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yers. Therefore, VCL has been taking cenvat credit of duty paid by the petitioner company and such cenvat credit is utilised by VCL while paying excise duty on labelled/re-labelled cylinders sold by it to its customers. 3.2 It was the case of the revenue against the petitioner company that the petitioner company and VCL were related persons because they were group companies having common Directors and shareholders and, therefore, the price at which VCL (i.e. alleged related person) sold the good .....

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f ₹ 5,36,183/- was made against the petitioner for purified and graded Hydrogen gas cleared during June, 2013 to December, 2013. 3.3 In response to the show cause notice, the petitioner filed its reply dated 7.7.2014, wherein it was explained that when it was revenue s case that VCL and the petitioner company were related persons then the duty payment made by VCL was to be considered as payment of duty by the petitioner company and since VCL had admittedly paid excise duty on their sale pr .....

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r company. The show cause notice came to be adjudicated by an order-in-original dated 23.3.2014 whereby the third respondent confirmed the demand of duty with interest and also imposed a penalty of ₹ 1,00,000/- on the petitioner company. Against the order-in-original, the petitioner company filed a substantive appeal before the second respondent, inter-alia, emphasizing in the appeal proceedings that excise duty was admittedly paid on the price charged by VCL when this buyer company sold t .....

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company from VCL was more than 110% of the cost of production. 3.4 By the impugned order dated 17.6.2015, the Commissioner (Appeals) dismissed the appeal and upheld the adjudication order without considering the above referred contention raised by the petitioner. Being aggrieved by the orders passed by the respondents demanding differential excise duty from the petitioner company, without taking into consideration the above referred submission advanced on behalf of the petitioner, which, accord .....

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vat credit on the duty paid by the petitioner and had paid excise duty on their actual selling price as an assessable value for assessing excise duties thereon. It was pointed out that despite the fact that all the material was placed before the adjudicating authority showing the clearances of Hydrogen gas from their premises as well as the excise duty paid by VCL on the goods so sold by the petitioner, the adjudicating authority while passing the orderin- original has failed to take into consid .....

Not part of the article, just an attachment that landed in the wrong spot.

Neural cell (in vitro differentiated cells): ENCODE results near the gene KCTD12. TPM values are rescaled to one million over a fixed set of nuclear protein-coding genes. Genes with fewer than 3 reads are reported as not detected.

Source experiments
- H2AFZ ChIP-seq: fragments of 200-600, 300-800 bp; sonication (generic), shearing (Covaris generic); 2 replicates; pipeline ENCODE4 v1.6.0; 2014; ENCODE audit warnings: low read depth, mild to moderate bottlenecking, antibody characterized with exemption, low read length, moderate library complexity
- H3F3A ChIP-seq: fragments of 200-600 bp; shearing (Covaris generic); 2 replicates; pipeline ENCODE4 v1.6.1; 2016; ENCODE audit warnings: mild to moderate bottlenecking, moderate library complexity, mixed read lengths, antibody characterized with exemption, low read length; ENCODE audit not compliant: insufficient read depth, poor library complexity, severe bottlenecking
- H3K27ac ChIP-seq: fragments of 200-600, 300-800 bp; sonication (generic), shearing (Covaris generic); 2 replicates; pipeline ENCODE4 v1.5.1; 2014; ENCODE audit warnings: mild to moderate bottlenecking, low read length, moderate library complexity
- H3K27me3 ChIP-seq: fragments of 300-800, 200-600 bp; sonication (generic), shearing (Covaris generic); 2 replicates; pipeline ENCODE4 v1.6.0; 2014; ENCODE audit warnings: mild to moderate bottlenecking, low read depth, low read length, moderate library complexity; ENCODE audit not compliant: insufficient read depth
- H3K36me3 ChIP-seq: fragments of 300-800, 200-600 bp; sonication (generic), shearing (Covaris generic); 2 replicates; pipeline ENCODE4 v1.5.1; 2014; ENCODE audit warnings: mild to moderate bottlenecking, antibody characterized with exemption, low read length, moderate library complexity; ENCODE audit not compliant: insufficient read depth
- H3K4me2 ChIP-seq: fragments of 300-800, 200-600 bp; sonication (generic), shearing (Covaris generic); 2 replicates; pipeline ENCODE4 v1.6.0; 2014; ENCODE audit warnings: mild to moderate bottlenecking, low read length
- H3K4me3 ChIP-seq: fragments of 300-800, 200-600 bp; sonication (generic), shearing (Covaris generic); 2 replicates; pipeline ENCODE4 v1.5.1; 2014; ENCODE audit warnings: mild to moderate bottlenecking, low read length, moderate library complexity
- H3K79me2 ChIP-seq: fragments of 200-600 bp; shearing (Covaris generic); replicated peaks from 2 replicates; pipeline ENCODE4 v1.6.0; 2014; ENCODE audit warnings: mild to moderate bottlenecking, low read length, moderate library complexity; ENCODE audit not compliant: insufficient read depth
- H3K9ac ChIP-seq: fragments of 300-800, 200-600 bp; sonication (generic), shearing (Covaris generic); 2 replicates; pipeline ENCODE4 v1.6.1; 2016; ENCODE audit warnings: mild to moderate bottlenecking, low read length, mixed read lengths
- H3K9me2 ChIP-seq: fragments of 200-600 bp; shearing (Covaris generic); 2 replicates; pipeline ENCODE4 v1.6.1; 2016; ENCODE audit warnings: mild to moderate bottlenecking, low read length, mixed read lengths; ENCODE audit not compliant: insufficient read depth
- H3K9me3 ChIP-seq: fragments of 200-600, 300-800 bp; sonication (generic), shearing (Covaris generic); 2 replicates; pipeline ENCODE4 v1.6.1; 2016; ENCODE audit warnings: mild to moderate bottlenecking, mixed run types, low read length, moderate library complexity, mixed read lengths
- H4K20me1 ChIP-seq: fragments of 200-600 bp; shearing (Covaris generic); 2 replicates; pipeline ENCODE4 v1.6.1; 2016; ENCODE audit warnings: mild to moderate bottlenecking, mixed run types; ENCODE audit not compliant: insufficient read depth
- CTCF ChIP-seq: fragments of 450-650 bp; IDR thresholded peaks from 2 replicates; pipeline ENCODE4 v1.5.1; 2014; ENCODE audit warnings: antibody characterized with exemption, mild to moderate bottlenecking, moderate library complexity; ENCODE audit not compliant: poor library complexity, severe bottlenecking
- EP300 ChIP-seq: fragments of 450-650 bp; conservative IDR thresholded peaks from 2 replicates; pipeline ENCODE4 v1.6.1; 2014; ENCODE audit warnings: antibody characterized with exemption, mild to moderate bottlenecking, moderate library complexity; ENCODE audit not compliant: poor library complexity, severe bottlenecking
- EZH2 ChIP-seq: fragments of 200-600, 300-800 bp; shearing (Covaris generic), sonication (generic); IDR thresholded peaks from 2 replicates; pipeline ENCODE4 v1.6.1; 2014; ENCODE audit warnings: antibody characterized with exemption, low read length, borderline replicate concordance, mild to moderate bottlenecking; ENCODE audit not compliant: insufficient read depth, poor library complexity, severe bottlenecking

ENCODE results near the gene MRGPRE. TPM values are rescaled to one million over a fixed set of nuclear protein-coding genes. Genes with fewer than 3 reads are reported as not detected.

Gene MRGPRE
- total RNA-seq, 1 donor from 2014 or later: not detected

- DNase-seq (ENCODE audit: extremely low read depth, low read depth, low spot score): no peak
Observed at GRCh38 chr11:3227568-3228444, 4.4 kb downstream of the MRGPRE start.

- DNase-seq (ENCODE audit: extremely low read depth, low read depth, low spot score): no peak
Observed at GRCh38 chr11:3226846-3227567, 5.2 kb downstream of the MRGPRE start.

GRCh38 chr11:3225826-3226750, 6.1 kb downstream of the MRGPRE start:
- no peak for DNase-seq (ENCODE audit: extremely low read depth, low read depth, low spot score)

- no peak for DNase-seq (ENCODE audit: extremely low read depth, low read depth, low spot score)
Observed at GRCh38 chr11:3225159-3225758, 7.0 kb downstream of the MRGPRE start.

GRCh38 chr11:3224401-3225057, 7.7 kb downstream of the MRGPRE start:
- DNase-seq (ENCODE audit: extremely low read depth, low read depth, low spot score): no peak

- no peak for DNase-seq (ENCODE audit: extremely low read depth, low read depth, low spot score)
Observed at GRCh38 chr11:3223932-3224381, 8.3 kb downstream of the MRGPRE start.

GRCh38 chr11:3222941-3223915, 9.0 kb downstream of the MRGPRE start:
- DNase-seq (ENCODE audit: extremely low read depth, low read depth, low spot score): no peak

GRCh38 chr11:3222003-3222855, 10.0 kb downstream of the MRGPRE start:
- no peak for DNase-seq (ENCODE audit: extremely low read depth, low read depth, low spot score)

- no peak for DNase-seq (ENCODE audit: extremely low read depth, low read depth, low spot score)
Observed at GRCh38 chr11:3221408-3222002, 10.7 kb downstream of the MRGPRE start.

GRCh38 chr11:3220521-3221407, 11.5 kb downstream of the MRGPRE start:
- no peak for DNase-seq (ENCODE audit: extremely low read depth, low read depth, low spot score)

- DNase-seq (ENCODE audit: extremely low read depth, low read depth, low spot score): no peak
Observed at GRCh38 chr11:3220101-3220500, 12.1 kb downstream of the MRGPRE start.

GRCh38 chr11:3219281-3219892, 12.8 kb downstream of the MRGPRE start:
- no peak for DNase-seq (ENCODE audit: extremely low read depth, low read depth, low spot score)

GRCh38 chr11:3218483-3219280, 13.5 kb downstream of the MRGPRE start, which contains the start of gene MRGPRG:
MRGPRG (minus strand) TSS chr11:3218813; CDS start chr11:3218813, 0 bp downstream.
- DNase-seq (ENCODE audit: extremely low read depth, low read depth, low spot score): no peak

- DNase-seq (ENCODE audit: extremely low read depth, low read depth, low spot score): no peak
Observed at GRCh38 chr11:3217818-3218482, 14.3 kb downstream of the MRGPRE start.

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tioner goes to the root of the matter, inasmuch as, the object behind rule 9 of the rules is that in case the assessee sells the goods to a related buyer at a lesser price and pays excise duty on such lesser price, and the related person sells such goods at a higher rate, the Government is deprived of its revenue, whereas in the facts of the present case, the related person, namely, VCL has sold goods at a higher price, but as VCL has re-labelled the goods, which amounts to a manufacturing activ .....

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mmissioner as well as the adjudicating authority were not justified in not considering the submission advanced by the petitioner. It was urged that in good faith the petitioner had made submissions, but neither the adjudicating authority nor the first appellate authority have considered and dealt with the same. It was urged that the relevant submission made on behalf of the petitioner needs to be verified because the related person has paid the duty on the transaction under a deeming fiction. It .....